The ‘Dreaded’ Procedure

Best-practice advice for property managers once evictions become necessary.

By Keat Foong, Executive Editor

In August, three people were shot and killed in College Station, Tex. after a law enforcement officer attempted to serve notice to an apartment resident regarding a court date for eviction hearings, according to The constable was shot dead by the renter, and according to press reports, both the renter and a bystander were killed and others wounded in the ensuing gunfire between law enforcement officers and the renter.

The tragic incident is a reminder of the gravity of evictions. In light of the shooting incident, Anne Sadovsky, award-winning speaker, trainer and consultant, refers to apartment evictions as “this dreaded procedure.” That is why apartment companies work hard, whether by diligent screening or rent collection efforts, to minimize their chances of having to initiate evictions. But at what point do they have to initiate, and what specifically should be done?

One of the first things to remember about evictions is “to be 100 percent in tune with the laws and procedures and your legal obligations in your geographic area,” advises  Sadovsky. “Know that you are filing in the right place and research the JP over your area. The key is developing a good relationship with the courts.”

Many apartment companies emphasize the need to file for evictions in a timely manner and as a matter of policy and procedure because delays can be involved at various points in court proceedings. For example, it may take time to schedule a court date. And “renters today have gotten pretty smart about squatters’ rights and how to drag out the eviction procedures, making the entire experience difficult and more costly to the housing provider,” says Sadovsky.

Dominium, which operates 217 apartment properties totaling some 23,000 units in 20 states, files for eviction with the courts once the rent is late. The filing is made as close to the 10th of the month as possible so that a court date may be set for the same month if possible, explains Jean Ferguson, vice president of property management at Dominium. Three notices are sent to the resident before the company initiates the legal proceedings to schedule a court date.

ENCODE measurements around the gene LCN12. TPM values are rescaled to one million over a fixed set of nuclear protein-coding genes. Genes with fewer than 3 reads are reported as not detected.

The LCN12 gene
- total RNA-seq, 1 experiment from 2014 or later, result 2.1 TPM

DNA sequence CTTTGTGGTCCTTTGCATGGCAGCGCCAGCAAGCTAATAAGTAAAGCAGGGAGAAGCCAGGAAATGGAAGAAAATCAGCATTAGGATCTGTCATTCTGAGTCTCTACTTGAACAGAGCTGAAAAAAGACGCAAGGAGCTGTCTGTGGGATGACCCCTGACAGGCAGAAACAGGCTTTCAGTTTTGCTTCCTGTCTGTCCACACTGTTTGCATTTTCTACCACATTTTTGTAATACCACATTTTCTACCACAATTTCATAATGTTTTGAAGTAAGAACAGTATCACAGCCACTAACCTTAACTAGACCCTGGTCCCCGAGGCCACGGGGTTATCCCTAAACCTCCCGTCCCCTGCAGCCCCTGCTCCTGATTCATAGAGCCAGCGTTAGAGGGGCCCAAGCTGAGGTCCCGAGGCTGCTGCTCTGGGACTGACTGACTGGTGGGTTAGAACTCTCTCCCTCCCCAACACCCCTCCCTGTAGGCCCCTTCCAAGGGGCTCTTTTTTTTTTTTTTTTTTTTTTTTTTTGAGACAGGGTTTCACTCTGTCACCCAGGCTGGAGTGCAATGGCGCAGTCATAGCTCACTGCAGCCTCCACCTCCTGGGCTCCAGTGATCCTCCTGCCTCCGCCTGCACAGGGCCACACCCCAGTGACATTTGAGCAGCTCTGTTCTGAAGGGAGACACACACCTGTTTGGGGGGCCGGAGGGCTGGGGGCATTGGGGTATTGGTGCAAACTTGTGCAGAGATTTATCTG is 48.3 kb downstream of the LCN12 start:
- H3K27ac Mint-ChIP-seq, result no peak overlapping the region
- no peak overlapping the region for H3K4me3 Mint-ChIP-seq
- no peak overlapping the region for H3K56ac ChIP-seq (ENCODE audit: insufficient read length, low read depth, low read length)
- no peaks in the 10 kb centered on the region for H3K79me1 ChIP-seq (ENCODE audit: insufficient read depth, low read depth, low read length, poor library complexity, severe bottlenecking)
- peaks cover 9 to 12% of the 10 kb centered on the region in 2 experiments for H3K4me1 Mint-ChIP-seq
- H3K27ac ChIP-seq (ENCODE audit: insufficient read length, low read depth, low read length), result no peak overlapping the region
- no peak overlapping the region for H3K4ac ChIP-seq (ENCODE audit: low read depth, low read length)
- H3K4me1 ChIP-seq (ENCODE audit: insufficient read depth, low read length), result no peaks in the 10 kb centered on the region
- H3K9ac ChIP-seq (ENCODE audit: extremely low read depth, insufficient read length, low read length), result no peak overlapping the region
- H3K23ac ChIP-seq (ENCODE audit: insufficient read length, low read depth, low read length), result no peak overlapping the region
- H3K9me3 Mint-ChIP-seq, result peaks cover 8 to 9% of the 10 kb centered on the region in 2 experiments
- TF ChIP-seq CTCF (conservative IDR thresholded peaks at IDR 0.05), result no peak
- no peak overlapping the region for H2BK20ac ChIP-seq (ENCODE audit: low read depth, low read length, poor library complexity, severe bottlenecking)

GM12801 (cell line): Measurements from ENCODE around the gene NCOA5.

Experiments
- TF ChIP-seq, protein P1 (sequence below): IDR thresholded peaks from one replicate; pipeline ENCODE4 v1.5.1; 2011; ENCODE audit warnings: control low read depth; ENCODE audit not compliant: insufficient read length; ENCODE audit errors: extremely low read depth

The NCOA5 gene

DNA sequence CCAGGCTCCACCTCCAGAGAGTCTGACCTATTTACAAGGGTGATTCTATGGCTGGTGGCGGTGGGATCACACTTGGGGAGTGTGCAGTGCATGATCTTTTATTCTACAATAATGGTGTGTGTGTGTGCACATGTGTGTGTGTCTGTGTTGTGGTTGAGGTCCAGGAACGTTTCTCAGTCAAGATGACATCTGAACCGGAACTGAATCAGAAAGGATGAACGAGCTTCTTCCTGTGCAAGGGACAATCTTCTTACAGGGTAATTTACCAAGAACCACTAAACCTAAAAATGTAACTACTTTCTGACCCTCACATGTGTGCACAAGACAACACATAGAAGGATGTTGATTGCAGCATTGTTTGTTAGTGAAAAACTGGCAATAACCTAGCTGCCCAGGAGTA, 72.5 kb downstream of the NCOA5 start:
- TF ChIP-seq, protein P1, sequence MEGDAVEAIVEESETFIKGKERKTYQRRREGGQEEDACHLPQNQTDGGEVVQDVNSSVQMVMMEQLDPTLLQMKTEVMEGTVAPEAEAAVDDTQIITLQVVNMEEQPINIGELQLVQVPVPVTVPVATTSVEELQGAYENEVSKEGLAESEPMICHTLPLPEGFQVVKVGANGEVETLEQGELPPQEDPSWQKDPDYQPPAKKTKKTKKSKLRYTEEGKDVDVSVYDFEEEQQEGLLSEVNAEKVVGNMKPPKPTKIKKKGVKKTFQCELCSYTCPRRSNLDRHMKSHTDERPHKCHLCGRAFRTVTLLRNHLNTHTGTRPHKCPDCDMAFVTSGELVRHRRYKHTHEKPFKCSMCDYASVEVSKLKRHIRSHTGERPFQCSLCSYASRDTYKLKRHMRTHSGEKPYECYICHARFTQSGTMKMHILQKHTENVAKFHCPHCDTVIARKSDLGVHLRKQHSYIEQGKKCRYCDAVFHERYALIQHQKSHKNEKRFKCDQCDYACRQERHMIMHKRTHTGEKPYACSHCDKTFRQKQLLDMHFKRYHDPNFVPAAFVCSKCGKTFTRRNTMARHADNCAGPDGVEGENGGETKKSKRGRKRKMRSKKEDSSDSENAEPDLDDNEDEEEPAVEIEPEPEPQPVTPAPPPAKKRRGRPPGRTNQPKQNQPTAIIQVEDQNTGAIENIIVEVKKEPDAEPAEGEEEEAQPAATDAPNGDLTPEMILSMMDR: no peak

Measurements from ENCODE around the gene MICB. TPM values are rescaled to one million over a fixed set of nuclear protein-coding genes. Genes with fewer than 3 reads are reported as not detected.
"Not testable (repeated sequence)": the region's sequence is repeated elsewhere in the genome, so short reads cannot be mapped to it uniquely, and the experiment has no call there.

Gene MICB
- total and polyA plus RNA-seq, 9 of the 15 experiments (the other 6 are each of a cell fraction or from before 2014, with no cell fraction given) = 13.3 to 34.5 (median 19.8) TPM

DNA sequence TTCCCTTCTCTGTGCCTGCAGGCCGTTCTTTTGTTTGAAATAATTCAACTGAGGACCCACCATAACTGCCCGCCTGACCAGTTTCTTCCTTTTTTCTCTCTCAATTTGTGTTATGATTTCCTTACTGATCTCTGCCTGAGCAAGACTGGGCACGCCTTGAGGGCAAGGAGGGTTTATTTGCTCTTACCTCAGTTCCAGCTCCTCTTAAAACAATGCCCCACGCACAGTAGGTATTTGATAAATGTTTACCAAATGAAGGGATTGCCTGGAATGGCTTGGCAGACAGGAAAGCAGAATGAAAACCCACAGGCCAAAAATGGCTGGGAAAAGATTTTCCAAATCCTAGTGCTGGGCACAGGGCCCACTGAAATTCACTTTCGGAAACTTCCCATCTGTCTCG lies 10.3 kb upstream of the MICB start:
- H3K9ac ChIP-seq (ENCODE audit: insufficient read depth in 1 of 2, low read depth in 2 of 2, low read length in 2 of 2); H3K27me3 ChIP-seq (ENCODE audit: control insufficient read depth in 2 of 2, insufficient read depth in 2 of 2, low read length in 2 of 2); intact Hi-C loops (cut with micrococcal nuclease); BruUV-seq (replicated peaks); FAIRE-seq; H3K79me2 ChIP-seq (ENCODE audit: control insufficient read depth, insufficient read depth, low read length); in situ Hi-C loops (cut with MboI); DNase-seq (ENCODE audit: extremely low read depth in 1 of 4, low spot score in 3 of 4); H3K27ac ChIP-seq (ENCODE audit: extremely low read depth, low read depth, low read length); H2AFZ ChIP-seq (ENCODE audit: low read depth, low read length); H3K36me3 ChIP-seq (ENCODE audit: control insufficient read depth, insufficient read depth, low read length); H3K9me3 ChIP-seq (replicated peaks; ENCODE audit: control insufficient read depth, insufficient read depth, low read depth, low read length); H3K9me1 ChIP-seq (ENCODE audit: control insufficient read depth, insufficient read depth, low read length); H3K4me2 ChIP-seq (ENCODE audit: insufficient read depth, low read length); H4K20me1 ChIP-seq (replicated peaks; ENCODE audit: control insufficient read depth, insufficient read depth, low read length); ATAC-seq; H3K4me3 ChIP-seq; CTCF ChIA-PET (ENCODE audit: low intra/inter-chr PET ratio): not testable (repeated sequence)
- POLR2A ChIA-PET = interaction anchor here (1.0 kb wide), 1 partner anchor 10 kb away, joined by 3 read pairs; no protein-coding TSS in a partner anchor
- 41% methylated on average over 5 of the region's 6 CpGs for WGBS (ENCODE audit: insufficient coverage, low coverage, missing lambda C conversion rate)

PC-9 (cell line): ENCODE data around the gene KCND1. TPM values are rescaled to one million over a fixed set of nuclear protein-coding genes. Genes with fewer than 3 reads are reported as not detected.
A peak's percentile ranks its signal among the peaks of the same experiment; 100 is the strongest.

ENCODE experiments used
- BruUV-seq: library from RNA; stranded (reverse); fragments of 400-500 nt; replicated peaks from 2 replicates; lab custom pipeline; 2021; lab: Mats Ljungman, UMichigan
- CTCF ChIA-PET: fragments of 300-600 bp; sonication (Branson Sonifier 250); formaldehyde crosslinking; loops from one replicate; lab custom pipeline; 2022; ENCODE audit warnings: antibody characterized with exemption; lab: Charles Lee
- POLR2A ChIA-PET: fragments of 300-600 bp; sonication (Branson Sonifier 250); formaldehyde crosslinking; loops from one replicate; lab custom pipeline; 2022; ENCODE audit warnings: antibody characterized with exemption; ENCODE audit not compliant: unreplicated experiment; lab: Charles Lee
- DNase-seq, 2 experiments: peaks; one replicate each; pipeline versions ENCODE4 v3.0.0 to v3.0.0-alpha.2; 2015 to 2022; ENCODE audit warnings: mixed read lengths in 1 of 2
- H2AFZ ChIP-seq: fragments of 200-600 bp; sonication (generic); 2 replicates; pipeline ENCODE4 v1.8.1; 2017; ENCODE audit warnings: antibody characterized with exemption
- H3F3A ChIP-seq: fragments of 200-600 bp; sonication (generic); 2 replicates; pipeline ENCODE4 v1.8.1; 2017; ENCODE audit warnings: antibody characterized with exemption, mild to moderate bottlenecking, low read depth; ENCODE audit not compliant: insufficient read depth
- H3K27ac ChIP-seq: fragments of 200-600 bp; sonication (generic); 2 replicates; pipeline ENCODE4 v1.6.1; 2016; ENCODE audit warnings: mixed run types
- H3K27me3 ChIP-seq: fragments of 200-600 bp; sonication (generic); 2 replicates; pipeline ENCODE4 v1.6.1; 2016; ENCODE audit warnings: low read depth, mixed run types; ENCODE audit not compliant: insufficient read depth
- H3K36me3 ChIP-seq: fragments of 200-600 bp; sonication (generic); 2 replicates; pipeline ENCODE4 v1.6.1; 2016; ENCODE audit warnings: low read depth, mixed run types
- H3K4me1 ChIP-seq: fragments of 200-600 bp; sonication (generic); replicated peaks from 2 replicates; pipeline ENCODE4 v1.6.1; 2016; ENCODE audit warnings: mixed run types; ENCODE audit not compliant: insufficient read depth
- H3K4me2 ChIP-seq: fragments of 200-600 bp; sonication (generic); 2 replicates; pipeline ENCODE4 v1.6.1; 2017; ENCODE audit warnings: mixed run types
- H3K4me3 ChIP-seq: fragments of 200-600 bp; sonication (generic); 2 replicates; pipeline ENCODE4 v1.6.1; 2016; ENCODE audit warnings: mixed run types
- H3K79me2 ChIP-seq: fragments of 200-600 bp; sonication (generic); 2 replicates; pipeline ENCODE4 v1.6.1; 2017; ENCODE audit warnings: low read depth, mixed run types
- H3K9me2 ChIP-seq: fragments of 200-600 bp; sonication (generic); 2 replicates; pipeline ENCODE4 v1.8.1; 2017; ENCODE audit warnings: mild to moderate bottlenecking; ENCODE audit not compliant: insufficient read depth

“The rent is due on the first, and it is late on the second, although there is a grace period of a few days before a late fee is imposed,” explains Ferguson. The last notice, sent before the 10th of the month, informs the resident that eviction proceedings will be initiated if the rent owed is not received by a certain date.

“Eviction proceedings have become more complicated, time consuming and costly these past several years,” comments Ferguson. If the resident shows an ability to pay the rent in a given period, it is likely the judge will grant an extension, she says. And judges may have become more empathetic, especially with regards to families with children, in light of the weakening financial situation of the population at large. “We understand that too. This is not what we want to do, but we are obligated by owners to collect rent,” says Ferguson. Ferguson says Dominium also attaches a list of emergency rental payment resources and organizations to its late-payment notices.

Of Dominium’s evictions cases every month, probably at least half of the residents find ways to make an arrangement  to pay the rent before they go to court, says Ferguson. If there are interactions with residents at any stage in connection with evictions, Sadovsky advises, “Be polite but firm. Stay calm. Do not get in a shouting match with the residents.” Also, be sure to document every transaction and conversation with the resident, notes Sadovsky.